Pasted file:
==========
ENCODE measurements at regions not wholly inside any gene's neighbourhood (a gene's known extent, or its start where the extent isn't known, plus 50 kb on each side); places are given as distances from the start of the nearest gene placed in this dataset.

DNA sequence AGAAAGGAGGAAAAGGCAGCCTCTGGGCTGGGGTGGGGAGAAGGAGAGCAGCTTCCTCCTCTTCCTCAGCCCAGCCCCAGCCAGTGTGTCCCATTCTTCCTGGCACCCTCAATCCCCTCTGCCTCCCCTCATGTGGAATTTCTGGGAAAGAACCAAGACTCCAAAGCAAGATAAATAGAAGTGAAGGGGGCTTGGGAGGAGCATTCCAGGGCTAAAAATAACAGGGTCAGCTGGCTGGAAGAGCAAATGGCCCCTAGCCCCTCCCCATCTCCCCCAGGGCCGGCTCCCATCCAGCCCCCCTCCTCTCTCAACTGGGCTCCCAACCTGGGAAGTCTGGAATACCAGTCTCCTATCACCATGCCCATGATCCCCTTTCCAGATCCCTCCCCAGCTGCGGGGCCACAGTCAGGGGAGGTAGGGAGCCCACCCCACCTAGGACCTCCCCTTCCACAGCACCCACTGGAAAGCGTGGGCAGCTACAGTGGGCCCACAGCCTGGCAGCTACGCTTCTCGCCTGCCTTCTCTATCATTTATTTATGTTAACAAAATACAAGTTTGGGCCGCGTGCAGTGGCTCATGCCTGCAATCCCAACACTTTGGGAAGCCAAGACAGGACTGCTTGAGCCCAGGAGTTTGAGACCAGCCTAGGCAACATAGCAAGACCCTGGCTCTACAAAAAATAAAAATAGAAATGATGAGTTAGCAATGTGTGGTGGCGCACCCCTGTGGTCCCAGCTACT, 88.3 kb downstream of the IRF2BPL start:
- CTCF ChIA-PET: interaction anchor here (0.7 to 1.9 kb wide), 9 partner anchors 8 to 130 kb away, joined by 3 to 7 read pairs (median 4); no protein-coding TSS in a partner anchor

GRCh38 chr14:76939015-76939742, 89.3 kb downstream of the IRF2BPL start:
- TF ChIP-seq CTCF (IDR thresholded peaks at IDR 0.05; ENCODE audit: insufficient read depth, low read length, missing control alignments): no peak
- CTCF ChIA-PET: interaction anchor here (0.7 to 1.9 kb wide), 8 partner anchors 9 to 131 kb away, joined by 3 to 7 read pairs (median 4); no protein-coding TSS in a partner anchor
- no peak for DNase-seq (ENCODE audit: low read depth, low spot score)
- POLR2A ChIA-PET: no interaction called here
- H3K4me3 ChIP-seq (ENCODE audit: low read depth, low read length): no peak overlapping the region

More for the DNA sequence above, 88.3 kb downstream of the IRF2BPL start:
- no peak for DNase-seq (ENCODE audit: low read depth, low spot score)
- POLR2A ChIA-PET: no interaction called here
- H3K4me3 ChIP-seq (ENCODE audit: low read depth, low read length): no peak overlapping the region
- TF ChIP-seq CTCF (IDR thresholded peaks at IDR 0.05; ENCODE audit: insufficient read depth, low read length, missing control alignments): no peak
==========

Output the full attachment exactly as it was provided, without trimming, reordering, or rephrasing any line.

ENCODE measurements at regions not wholly inside any gene's neighbourhood (a gene's known extent, or its start where the extent isn't known, plus 50 kb on each side); places are given as distances from the start of the nearest gene placed in this dataset.

DNA sequence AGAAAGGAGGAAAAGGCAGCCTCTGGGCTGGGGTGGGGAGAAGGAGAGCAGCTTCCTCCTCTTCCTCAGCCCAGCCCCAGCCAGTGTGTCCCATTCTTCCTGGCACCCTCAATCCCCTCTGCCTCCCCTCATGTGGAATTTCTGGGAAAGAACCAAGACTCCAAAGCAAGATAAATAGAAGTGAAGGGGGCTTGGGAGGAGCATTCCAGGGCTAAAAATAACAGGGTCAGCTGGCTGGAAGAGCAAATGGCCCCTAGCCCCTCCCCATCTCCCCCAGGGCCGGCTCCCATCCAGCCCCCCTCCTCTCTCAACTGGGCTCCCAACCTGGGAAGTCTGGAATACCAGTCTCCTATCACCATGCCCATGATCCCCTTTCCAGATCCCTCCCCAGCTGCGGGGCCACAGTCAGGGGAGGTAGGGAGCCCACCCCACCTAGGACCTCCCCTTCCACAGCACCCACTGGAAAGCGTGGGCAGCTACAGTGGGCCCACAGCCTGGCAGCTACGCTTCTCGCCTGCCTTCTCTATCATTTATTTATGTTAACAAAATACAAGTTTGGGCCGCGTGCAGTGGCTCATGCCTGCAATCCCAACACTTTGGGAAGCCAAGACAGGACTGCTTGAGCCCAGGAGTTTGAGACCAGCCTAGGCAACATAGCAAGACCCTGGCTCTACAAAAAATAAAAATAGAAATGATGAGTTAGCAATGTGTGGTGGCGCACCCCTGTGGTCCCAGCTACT, 88.3 kb downstream of the IRF2BPL start:
- CTCF ChIA-PET: interaction anchor here (0.7 to 1.9 kb wide), 9 partner anchors 8 to 130 kb away, joined by 3 to 7 read pairs (median 4); no protein-coding TSS in a partner anchor

GRCh38 chr14:76939015-76939742, 89.3 kb downstream of the IRF2BPL start:
- TF ChIP-seq CTCF (IDR thresholded peaks at IDR 0.05; ENCODE audit: insufficient read depth, low read length, missing control alignments): no peak
- CTCF ChIA-PET: interaction anchor here (0.7 to 1.9 kb wide), 8 partner anchors 9 to 131 kb away, joined by 3 to 7 read pairs (median 4); no protein-coding TSS in a partner anchor
- no peak for DNase-seq (ENCODE audit: low read depth, low spot score)
- POLR2A ChIA-PET: no interaction called here
- H3K4me3 ChIP-seq (ENCODE audit: low read depth, low read length): no peak overlapping the region

More for the DNA sequence above, 88.3 kb downstream of the IRF2BPL start:
- no peak for DNase-seq (ENCODE audit: low read depth, low spot score)
- POLR2A ChIA-PET: no interaction called here
- H3K4me3 ChIP-seq (ENCODE audit: low read depth, low read length): no peak overlapping the region
- TF ChIP-seq CTCF (IDR thresholded peaks at IDR 0.05; ENCODE audit: insufficient read depth, low read length, missing control alignments): no peak